Stokowski’s ability to inspire musicians was sometimes balanced by the ability to turn them off. Saidenberg altered me to a remarkable violinist who quit the Philadelphia Orchestra and went on to become America’s greatest authority on constitutional law. “Raoul Berger was a wonderful violinist in the Philadelphia Orchestra. One day at rehearsal, Stoki stopped the orchestra and pointed to him, shouting, ‘You, what’s your name?’ The reply came in a small voice, ‘Berger – Raoul Berger, sir.’ ‘Well, play in tune’ said Stoki. The next day in precisely the same spot the same incident took place. The third day in precisely the same place the incident was repeated. Berger couldn’t stand it any longer and, turning on Stoki, said, ‘On Monday you asked me my name. On Tuesday you asked me my name. Now it is Wednesday, and you’re still asking my name. What’s wrong with memory? Haven’t you learned it yet?’ Stoki fired him.”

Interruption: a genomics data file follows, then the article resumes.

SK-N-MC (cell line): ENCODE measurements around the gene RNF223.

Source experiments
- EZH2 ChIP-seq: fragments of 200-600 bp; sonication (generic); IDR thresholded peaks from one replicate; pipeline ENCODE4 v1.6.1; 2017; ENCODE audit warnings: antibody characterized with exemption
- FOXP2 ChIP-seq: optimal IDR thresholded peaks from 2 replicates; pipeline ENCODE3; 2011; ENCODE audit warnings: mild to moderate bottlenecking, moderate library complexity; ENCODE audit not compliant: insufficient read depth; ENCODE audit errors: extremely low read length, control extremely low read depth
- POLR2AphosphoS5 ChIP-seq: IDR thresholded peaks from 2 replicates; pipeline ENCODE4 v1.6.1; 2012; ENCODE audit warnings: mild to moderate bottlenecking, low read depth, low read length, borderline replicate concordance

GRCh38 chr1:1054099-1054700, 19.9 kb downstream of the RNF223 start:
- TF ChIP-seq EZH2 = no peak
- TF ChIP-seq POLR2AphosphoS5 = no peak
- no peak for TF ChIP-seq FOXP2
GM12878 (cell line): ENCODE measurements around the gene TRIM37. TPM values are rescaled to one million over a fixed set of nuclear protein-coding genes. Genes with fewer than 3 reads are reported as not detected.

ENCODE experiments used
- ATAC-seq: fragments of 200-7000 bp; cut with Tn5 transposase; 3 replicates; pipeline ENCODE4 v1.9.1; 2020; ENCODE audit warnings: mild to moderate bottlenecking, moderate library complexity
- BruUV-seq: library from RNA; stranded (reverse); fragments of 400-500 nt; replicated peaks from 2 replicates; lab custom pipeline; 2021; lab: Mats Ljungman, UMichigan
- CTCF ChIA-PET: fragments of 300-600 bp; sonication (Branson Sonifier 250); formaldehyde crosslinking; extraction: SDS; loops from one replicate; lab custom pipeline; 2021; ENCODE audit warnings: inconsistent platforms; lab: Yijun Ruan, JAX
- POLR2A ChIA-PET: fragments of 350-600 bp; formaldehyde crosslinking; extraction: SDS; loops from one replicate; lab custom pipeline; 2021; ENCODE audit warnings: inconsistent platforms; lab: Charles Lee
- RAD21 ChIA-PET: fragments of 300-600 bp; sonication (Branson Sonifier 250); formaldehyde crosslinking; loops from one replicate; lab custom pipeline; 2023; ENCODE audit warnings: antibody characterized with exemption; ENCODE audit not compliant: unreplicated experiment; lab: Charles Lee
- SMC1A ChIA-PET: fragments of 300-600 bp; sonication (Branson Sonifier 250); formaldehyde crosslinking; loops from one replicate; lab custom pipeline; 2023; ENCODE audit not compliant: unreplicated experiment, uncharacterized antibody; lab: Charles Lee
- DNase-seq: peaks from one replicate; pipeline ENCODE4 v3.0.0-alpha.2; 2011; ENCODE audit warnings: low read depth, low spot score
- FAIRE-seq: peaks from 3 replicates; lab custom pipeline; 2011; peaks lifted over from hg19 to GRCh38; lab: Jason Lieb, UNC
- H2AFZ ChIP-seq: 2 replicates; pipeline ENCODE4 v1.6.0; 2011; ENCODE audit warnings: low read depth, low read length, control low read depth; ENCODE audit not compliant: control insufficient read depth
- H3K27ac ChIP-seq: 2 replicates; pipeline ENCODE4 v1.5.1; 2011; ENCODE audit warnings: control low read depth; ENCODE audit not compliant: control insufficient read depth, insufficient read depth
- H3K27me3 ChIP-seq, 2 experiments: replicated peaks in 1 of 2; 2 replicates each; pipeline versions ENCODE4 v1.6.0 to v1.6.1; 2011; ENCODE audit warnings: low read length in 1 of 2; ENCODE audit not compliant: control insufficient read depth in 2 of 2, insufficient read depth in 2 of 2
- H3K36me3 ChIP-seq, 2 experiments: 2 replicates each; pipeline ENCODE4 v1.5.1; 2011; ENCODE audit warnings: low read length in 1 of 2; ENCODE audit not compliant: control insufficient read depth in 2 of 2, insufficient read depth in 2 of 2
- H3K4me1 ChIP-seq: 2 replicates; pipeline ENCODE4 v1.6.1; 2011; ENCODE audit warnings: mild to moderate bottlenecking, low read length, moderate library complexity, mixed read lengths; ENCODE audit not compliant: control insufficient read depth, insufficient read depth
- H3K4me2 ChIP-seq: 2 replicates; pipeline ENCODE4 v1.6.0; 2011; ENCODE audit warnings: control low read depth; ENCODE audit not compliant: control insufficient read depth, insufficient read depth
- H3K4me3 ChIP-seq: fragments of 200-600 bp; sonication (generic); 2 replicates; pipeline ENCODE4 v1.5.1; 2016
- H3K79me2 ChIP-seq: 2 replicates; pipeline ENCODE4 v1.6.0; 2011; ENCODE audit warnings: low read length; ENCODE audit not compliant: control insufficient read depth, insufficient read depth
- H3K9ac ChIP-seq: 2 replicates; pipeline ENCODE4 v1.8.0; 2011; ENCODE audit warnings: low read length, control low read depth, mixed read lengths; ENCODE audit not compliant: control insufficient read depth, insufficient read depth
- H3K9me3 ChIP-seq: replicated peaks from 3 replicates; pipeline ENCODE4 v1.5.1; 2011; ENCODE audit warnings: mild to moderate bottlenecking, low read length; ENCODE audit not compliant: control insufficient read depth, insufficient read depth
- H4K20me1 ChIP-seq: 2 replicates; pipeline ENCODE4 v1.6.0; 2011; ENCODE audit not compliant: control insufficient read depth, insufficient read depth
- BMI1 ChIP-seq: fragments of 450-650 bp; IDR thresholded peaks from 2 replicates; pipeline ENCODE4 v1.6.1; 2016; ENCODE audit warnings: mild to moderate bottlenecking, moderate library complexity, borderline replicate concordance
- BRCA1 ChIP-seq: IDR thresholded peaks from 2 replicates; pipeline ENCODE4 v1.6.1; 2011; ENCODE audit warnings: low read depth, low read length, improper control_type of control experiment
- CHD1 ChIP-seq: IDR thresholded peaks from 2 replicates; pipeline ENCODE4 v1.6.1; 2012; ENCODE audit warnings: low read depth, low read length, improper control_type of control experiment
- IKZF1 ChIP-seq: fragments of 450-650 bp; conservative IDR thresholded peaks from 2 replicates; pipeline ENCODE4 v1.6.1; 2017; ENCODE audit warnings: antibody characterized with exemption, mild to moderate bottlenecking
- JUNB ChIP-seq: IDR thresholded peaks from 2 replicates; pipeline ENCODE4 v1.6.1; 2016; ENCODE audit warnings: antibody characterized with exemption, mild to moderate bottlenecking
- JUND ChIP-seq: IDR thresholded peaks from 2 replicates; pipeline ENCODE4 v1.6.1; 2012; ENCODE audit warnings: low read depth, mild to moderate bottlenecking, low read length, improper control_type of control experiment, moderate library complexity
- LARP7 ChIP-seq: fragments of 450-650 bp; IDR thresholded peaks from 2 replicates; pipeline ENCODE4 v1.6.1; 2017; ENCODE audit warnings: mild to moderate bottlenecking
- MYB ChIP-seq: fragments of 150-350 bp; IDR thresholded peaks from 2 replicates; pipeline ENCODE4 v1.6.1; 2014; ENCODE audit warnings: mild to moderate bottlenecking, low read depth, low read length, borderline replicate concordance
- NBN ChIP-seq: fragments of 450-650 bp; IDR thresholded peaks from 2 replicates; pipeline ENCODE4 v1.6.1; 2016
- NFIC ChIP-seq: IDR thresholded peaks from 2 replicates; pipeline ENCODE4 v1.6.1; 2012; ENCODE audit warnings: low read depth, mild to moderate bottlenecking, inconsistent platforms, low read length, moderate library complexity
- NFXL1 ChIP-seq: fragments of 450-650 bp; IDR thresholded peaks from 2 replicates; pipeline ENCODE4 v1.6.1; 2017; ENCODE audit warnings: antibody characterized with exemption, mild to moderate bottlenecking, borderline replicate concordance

Chasins, Abram (1979) Leopold Stokowski: A Profile. London: Robert Hale, p.109.